Listen. What is this new noise that blends its cries with her mumblings? Why, those are human whimpers. Shh, shh, quiet. Let us listen closely. Here is a sound of depth. A sweeping rhythm of echoes. Are those tears that we hear dropping carelessly into the stream? Yes, yes, and then a sigh. O what a sigh! A call to arms, that sigh. What power in that thrusting of air! An endless source of sorrow. So much have they to regret, and it is all there in that one sigh. We can hear in that sigh the cries of every child left uncoddled and cold. In that sigh the broken dreams of countless ages, each alike in nothing but their differences. Each sadly aware of how little they matter. And yet so many asking for aid. An exasperated sigh. A sigh begged for and cherished by every injustice. A sigher spread too thinly in her attempt to cover so many in her warm embrace. Here is your champion all ye humbled poor! Curled up by the water’s edge, here is one who dashes her tears upon the stones for all of ye pariahs. But wait, she speaks:
“Who will save me?”
A cry for help? For what could such a savior need assistance? For what such desperate phrasing? Perhaps we were mistaken. No, perhaps we were correct before we started speaking, and there is no hope for the downcast. Perhaps there are none truly worth saving, anyway.
But such lovely tones of sorrow we cannot resist. Come, have we not been wooed by this voice? Come, can we deny the seduction of so heart-torn an aria? Let us all rise up and offer consolation. Come now, come.
Ah, but we are too slow to our purpose. We are beaten to it: another approaches. Well then, we will postpone our slumbers and watch for a while. Perchance to pick up the pieces. Perchance a chance for one last souvenir.
D. woke up quite a bit earlier the next morning. She wondered if she had slept at all or if the sun had crept early to the horizon without warning. She hadn’t dreamt, and so her last memory was of dangling her keys above her eyes, thinking. For a moment she panicked and padded around on the bed. She threw the pillows from the head to the foot of the bed and looked over the edge at the floor. Jim was sleeping with the key ring between his paws. Quite a guard dog, D. mused.
Jim opened one eye as she picked up the keys. “Good morning, Jim,” said D., patting him on the head. Jim stood up and stretched like a cat.
After getting out of bed and putting on her dress, D. walked Jim down to the front door. There was nobody in the courtyard, and the front hall was silent and peaceful and the morning sun shone through the cracks around the door, sending dust specks into swirls. D. let Jim outside and shut the door quietly. Turning around, she looked up at the stained glass window. She wondered how close the sun would get to its center and was puzzled at a tiny pang of regret that she wouldn’t find out. She would be gone by then.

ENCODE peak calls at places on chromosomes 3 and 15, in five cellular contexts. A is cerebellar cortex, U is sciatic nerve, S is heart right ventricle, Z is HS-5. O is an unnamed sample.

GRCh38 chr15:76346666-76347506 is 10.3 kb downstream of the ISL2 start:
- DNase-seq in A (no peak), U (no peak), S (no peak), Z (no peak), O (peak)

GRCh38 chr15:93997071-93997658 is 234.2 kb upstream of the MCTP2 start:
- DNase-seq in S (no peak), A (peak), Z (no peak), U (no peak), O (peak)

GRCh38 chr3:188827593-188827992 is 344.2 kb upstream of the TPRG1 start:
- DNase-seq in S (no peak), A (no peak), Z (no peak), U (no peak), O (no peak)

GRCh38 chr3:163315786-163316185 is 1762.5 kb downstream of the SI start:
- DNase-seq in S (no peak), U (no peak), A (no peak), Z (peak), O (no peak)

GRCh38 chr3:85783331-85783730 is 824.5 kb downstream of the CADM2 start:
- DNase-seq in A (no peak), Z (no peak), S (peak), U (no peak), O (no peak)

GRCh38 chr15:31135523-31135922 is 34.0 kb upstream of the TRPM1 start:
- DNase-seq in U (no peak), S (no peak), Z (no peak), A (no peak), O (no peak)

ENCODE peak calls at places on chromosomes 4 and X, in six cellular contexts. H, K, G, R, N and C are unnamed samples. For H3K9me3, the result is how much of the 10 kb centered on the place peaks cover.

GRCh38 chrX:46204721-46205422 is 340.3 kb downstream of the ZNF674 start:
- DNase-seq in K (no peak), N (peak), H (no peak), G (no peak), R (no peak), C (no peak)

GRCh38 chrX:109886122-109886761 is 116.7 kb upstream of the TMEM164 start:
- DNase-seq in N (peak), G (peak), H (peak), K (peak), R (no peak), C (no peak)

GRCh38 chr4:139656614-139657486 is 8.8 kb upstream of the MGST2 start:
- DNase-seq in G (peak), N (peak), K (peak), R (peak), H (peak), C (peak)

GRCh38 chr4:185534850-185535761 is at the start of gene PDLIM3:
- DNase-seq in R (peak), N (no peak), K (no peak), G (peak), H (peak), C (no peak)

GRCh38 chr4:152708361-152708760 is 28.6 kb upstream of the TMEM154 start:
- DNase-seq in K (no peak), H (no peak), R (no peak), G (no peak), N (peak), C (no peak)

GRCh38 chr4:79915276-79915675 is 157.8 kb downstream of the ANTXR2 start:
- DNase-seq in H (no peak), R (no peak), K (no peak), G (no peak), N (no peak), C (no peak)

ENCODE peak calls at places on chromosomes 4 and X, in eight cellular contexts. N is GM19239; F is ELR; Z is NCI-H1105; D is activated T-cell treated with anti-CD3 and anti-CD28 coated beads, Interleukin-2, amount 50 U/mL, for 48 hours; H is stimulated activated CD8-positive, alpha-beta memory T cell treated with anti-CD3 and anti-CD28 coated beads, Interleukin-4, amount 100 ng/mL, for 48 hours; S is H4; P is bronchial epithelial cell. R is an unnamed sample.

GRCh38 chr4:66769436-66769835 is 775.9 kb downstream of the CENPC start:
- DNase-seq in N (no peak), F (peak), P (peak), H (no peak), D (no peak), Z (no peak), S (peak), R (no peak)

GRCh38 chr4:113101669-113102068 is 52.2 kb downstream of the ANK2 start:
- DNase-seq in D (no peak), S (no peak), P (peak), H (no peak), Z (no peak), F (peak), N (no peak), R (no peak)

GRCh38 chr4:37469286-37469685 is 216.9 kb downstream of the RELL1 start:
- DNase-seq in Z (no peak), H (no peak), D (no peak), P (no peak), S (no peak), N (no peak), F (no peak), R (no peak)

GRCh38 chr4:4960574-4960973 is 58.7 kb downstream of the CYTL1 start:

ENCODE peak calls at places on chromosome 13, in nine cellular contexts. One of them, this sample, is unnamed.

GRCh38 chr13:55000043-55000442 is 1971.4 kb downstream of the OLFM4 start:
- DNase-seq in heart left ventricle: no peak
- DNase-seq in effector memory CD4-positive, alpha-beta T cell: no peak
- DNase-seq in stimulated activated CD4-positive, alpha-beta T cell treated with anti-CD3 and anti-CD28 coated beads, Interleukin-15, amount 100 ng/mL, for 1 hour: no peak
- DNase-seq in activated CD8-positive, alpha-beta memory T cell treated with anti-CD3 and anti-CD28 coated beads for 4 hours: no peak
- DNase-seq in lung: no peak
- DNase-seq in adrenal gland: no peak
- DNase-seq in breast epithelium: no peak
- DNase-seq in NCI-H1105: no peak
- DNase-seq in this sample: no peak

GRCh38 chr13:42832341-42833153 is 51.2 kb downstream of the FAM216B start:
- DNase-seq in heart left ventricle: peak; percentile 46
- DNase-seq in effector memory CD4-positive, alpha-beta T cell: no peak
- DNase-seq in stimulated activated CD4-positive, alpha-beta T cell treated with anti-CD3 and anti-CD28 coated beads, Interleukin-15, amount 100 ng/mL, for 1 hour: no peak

“You look like you’re trying to feel a good-bye,” called a voice from her left. D. jumped a little. Sitting in one of the chairs on the other side of the dining room table with his feet up and a notebook resting on his knees was a young man who looked to be in his mid-to-late twenties. He had scruffy brown hair, dirty sneakers, worn jeans, and a blue sweater.
Partly because she was becoming used to surprises in this house, and partly because her surprise was directed, this time, mostly at herself for not having looked into that room when she came down the stairs, D. only paused slightly before responding, “I’m not trying to, but strangely enough I am.”
“Well, if you’re going to leave a place, you always feel worse if you don’t,” said the young man. “I’m Holden.”
He didn’t show any signs that he intended to stand up, so D. walked toward him and stopped at the spot where one room turned into the other.
“So what’s it look like to you?” asked Holden.
“That window that you were looking at. Everybody likes to think that it’s something different.”
D. looked over her shoulder but couldn’t see the window from where she stood. The stairs were in the way. “I don’t know. Am I allowed to just see a window?”
“Well, I’m not gonna be the one to tell you that you can’t. That’s all it is to me. But as far as windows go, it’s better than most.”
“Why do you say that?” asked D., trying to remember what his response might be.
“I don’t know. I guess I like a window that you can’t see into or out of too easy unless you really want to. I hate windows that you’re always seeing people out of whenever you walk by them, even if you’re not in the mood for that kind of thing. I mean if you’re sort of thinking about something and you’re forced to see another thing that makes you think about something else and forget what it was that you wanted to be thinking about. Who wants a window like that? Nobody. On the other hand, if you are in the mood, then you can look through that piece in the middle and see even better, because it’s like a magnifying glass.”
D. smiled. “Does it work that way?”
“I think so,” said Holden, “but I’ve never tried it.”
Letting out a small laugh of a breath, D. glanced toward where the window would be if she were able to see it.
“So you’re leaving, then?” asked Holden.